Even as women focus on personal daily concerns, they want to know that their local communities are prepared for future attacks. In the event of a bio-terrorist attack, 45 percent of women say they would turn to a hospital for help, rather than to local law enforcement agencies (17 percent), personal doctors (11 percent), local health agencies (seven percent) or public health clinics (six percent). Additionally, 52 percent say making sure that hospitals and clinics have adequate supplies of vaccines and antibiotics should be one of the primary responsibilities of local agencies. Women are not confident that their local government agencies are indeed prepared - 48 percent feel that local agencies are devoting adequate resources to public safety and only 17 percent are very confident in the ability of local and law enforcement agencies to deal with bio-terrorism.

-Different Women, Different Needs-

Differences in the attitudes of women vary by ethnicity, age, sociographic and geographic segments. Thirty-eight percent of woman under 30 are very worried about further terrorist attacks, compared to 28 percent of women over 64. Twenty-nine percent of woman under 30 are very worried about future anthrax attacks, compared to 17 percent of women over 64.

Women who live in cities and suburbs and along the East and West Coasts are more anxious about terrorism (including bio-terrorist attacks) than their counterparts in rural areas and the heartland. For example, 39 percent of women living in cities indicate they are very worried about future attacks versus only 25 percent of women who live in rural areas.

-Women on the Women of Afghanistan and U.S. Policies on Women's Rights-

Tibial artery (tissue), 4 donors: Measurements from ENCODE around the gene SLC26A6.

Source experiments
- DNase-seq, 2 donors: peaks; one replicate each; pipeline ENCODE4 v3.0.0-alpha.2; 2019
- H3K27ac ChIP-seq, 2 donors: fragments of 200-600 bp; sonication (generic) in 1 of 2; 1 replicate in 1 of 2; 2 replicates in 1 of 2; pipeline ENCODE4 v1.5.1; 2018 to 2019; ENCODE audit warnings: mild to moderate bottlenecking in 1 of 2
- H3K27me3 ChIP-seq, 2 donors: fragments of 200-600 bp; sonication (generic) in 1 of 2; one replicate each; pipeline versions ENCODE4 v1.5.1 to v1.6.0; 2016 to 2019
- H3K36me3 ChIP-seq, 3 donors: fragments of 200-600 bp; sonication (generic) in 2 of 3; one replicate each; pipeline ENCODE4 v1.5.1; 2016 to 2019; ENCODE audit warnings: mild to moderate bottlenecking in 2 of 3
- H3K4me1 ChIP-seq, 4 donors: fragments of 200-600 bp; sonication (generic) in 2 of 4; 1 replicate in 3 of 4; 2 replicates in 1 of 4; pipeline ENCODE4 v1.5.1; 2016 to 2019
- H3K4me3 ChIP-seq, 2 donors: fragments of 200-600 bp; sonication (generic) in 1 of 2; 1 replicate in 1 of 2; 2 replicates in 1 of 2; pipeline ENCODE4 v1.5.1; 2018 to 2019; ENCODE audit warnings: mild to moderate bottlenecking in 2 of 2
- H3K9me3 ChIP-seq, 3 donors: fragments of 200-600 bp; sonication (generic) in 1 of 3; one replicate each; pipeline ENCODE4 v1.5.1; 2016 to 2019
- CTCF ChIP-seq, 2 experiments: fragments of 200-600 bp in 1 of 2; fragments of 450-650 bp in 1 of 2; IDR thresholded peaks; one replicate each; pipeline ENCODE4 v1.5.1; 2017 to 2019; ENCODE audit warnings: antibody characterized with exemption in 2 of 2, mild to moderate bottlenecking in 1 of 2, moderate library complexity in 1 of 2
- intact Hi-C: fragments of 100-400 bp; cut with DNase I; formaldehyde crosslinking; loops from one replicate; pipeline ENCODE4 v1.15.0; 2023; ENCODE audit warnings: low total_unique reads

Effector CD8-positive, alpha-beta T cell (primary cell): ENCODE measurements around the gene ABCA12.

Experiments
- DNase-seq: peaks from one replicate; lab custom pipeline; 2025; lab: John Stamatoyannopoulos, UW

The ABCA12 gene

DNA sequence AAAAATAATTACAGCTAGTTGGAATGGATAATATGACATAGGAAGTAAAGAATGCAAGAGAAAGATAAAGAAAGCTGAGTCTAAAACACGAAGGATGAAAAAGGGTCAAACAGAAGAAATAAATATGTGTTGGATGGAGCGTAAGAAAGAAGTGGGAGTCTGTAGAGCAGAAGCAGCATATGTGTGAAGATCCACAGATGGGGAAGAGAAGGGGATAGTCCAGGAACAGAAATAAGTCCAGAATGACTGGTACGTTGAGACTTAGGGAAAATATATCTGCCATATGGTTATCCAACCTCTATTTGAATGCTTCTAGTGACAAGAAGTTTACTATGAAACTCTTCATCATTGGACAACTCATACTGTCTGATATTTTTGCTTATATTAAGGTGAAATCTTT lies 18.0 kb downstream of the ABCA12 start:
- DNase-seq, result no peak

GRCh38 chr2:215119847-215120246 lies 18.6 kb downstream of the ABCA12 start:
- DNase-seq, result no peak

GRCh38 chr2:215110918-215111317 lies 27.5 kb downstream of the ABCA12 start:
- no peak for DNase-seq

The survey also revealed that, despite the fact that Americans generally do not pay close attention to foreign affairs, American women have both a high degree of knowledge about and empathy toward Afghan women. Eighty-five percent of women polled have heard about the conditions of Afghan women and, without being prompted, cited specific information about the plight of Afghan women, including knowledge that Afghan women must be covered by a burqa or veil in public, are forbidden from working and/or attending school, are beaten or imprisoned for violating Taliban rules, and that they cannot leave home unless accompanied by a man. Fifty percent of women insist that the U.S. and other countries working to create a post-Taliban government must include women in the negotiations. It's interesting to note that although younger women (18-29) indicate they have heard less than older women about the treatment of Afghan women, they are equally as committed and passionate about the rights of Afghan women under a new regime.

"The Center for Gender Equality (CFGE) is committed to researching and understanding women's attitudes across a broad range of issues, particularly during this tragic time," said Wattleton. "We captured some very rich data from this in-depth survey - the first of its kind - from women exclusively. Women are interested and are paying attention to national and international developments."

Survey Focus/Content/Methodology

CFGE commissioned Greenberg Quinlan Research Inc. to conduct a survey among approximately 1000 women around the country to measure the impact of the terrorist attacks on their daily lives, economic stability, health, political views, families and sense of security. The survey was conducted using random digit dial methodology and was fielded November 27-29, 2001. The survey has a margin of error of +/- three percentage points.
-Center for Gender Equality-

CFGE is an independent, nonpartisan research and public education institution established to advance women's equal participation at every level of society. No such institution exists with this scope and specific focus on women. CFGE is committed to building its base of research, data and communications programs to understand and represent the complex issues that women face.

For Immediate Release
Audrey Adlam / Danielle Tracy, Porter Novelli

Samantha Taylor, Vice President of Communications, CFGE

Porter Novelli